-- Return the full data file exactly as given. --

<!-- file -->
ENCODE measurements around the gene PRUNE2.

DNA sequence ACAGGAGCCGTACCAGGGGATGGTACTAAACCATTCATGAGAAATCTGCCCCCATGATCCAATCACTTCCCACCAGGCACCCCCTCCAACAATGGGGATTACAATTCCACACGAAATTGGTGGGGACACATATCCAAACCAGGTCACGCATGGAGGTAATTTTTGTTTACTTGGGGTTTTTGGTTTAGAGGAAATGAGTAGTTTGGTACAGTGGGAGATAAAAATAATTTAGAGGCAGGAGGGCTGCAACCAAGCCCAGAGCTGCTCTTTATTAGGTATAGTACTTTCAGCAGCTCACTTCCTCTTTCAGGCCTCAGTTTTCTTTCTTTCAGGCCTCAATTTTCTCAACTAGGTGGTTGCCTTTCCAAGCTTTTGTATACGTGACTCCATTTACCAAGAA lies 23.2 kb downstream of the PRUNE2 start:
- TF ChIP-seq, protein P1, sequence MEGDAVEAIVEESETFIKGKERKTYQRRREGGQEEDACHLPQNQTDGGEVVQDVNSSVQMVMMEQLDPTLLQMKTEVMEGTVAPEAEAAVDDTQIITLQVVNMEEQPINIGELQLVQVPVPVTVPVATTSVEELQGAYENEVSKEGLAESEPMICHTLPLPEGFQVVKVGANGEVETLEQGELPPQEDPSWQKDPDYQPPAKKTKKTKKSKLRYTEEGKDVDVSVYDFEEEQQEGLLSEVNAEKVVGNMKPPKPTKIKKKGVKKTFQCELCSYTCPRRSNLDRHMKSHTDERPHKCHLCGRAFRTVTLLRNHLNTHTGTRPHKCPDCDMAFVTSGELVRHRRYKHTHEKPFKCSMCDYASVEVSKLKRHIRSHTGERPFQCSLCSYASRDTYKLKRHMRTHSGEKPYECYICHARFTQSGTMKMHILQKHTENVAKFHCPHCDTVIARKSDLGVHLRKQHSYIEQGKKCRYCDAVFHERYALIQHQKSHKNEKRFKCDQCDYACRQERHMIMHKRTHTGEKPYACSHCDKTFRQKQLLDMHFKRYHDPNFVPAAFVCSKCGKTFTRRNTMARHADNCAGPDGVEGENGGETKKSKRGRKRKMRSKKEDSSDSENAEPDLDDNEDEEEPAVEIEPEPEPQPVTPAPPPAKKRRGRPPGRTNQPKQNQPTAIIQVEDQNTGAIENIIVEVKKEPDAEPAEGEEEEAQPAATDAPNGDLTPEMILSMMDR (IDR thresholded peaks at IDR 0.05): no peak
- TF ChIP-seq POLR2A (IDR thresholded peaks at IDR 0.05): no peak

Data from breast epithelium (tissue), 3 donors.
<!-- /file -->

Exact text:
ENCODE measurements around the gene PRUNE2.

DNA sequence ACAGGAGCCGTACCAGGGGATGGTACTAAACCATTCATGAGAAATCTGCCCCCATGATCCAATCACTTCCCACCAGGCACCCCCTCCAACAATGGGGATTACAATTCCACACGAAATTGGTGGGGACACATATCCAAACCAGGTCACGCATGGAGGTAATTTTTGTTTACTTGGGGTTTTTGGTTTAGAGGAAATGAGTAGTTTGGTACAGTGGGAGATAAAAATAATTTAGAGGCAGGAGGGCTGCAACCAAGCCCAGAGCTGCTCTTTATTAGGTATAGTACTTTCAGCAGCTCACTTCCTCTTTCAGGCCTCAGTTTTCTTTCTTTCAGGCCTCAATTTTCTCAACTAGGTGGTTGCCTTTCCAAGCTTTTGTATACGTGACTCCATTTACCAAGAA lies 23.2 kb downstream of the PRUNE2 start:
- TF ChIP-seq, protein P1, sequence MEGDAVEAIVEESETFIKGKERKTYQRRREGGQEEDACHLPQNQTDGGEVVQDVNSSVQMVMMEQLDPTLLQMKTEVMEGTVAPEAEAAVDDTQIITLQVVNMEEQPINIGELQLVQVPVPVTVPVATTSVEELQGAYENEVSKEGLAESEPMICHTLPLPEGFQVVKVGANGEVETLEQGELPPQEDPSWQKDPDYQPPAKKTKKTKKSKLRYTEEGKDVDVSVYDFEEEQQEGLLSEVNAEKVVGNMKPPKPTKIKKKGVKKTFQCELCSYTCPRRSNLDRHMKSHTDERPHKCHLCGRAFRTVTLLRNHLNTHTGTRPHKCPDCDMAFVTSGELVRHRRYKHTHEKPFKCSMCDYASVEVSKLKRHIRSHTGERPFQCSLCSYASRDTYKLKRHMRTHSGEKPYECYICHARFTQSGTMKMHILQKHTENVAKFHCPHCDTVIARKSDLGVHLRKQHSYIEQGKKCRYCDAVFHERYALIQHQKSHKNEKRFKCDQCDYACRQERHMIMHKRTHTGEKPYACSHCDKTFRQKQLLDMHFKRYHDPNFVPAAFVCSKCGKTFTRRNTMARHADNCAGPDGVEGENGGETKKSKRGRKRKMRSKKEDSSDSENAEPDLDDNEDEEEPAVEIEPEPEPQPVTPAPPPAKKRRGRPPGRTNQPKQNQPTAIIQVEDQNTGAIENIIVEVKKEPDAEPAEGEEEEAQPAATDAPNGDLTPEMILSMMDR (IDR thresholded peaks at IDR 0.05): no peak
- TF ChIP-seq POLR2A (IDR thresholded peaks at IDR 0.05): no peak

Data from breast epithelium (tissue), 3 donors.